Thursday, September 11, 2008

Did Galveston need "convincing" to call for an evacuation for Hurricane Ike?

We're hoping everyone in Galveston is staying calm.

The reason is, Lt. Gov. David Dewhurst makes it sound like state officials had to engage in some persuasion to get the mayor of Galveston to call for a mandatory evacuation of the island for Hurricane Ike.

Interviewed on CNN around 2 p.m., Dewhurst said:

"We've just convinced earlier this morning the mayor of Galveston to order an evacaution, so we're trying to get everyone out ..."

It wasn't just his words. His tone also made it sound like Galveston officials were reluctant to call for an evacuation.

The lieutenant governor added: "This water that comes in could be almost be like a tsunami. If it's a Category 4 it could be 15, 16 feet. And in some of our computer models, the entire island of Galveston (could be) under water. That's why as we speak we're moving people out of the hospital there and getting everyone off the island," Dewhurst told CNN.

Galveston Mayor Lyda Ann Thomas ordered the evacuation around 11 a.m. today.

All of this makes us harken back to 1983, when Hurricane Alicia hit Galveston.

After the storm came ashore, there was no power -- not even at City Hall, where the council members convened in candlelight to sort out what to do next.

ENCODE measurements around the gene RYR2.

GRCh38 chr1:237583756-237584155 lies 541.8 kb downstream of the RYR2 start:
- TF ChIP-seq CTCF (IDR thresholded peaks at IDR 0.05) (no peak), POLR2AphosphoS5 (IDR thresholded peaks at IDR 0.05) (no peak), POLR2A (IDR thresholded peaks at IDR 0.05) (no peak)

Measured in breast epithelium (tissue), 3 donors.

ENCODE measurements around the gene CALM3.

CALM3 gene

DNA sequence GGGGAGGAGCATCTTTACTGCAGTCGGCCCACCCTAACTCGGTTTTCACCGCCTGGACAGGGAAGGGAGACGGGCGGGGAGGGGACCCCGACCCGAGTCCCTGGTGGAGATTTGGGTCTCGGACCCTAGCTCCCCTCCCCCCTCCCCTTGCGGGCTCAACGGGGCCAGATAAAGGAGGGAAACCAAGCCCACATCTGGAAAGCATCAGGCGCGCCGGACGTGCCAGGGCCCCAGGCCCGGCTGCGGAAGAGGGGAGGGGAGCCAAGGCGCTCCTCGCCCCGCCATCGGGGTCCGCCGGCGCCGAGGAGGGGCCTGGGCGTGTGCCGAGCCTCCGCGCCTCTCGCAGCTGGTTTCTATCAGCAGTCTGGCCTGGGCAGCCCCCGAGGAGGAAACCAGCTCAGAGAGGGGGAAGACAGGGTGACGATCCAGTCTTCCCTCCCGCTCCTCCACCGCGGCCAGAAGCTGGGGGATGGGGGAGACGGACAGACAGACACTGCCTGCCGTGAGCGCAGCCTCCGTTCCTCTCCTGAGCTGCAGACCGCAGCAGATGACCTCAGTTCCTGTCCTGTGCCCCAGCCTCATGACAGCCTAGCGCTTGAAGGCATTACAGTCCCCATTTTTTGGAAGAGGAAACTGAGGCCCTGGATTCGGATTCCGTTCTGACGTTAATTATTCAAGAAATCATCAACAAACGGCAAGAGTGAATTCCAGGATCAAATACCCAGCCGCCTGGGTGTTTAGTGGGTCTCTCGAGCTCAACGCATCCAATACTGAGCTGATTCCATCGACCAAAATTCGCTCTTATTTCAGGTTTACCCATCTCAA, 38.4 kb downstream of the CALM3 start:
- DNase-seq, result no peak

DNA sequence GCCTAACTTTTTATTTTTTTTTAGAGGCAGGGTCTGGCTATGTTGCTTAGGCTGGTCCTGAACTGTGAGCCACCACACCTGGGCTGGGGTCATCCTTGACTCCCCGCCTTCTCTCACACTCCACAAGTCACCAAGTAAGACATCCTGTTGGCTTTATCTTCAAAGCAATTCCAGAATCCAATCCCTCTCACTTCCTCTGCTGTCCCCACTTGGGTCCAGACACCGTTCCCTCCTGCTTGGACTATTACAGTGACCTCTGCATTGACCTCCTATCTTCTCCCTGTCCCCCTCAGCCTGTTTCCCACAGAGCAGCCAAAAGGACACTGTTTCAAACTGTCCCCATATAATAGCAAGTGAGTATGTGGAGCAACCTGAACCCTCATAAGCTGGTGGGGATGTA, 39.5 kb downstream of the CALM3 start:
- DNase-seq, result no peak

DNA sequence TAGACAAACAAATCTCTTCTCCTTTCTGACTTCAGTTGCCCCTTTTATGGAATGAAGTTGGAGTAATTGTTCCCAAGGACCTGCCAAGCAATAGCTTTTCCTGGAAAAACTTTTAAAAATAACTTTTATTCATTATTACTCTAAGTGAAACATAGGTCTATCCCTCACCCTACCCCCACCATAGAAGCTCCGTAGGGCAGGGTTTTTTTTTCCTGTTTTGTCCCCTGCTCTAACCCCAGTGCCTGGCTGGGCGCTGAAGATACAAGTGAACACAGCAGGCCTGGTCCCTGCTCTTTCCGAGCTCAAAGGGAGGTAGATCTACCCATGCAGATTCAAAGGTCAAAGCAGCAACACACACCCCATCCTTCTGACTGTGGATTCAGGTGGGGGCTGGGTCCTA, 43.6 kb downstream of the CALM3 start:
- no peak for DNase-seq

Why no power?

Isn't there an emergency generator at City Hall just for times like these?

Why, of course there is.

But no one had bothered to put any oil in it ... for God knows how long.

Gus Manuel, mayor of Galveston at the time, took some flak for the oversight. He didn't call for an evacuation of Galveson at the time, either, which turned out to be the right call, we guess, since of the 22 people killed in the storm, none lived on the island.

Sometimes, it's better to be lucky than smart.

Speaking of Hurricane Alicia, SciGuy notes that one of the two tracks Ike is now likely to take will closely follow Alicia's path.

SciGuy, (pictured here) says there are differences between the two storms:

The biggest difference between Alicia and Ike is that the latter storm is larger, and has been over the Gulf of Mexico longer, and therefore has the potential to deliver a much greater surge. How much? Potentially as much as 20 feet in some locations, but more likely 12 to 15 feet along Galveston Island.

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